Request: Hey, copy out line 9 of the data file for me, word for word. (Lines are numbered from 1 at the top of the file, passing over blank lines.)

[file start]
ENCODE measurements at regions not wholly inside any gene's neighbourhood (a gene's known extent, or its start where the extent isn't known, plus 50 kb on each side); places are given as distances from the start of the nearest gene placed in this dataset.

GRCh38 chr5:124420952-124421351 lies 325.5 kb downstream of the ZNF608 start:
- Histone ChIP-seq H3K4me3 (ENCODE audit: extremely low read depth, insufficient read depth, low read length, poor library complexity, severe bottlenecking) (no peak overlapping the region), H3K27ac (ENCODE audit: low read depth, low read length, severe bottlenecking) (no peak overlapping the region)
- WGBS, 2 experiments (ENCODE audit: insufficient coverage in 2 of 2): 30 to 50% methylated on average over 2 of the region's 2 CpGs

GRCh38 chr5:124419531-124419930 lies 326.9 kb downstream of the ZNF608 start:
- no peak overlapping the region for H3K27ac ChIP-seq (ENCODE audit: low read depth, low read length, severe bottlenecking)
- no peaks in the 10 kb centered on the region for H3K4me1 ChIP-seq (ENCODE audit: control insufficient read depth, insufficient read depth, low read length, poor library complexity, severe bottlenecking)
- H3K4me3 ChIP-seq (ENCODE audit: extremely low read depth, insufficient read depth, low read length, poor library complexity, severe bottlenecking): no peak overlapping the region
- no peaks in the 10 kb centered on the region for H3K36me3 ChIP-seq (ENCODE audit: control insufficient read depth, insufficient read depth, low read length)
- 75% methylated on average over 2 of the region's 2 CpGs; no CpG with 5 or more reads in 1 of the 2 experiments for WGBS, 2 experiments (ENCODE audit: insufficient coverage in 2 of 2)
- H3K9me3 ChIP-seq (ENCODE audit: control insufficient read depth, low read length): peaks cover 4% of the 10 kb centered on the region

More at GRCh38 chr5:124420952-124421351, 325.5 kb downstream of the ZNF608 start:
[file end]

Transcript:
- no peaks in the 10 kb centered on the region for H3K36me3 ChIP-seq (ENCODE audit: control insufficient read depth, insufficient read depth, low read length)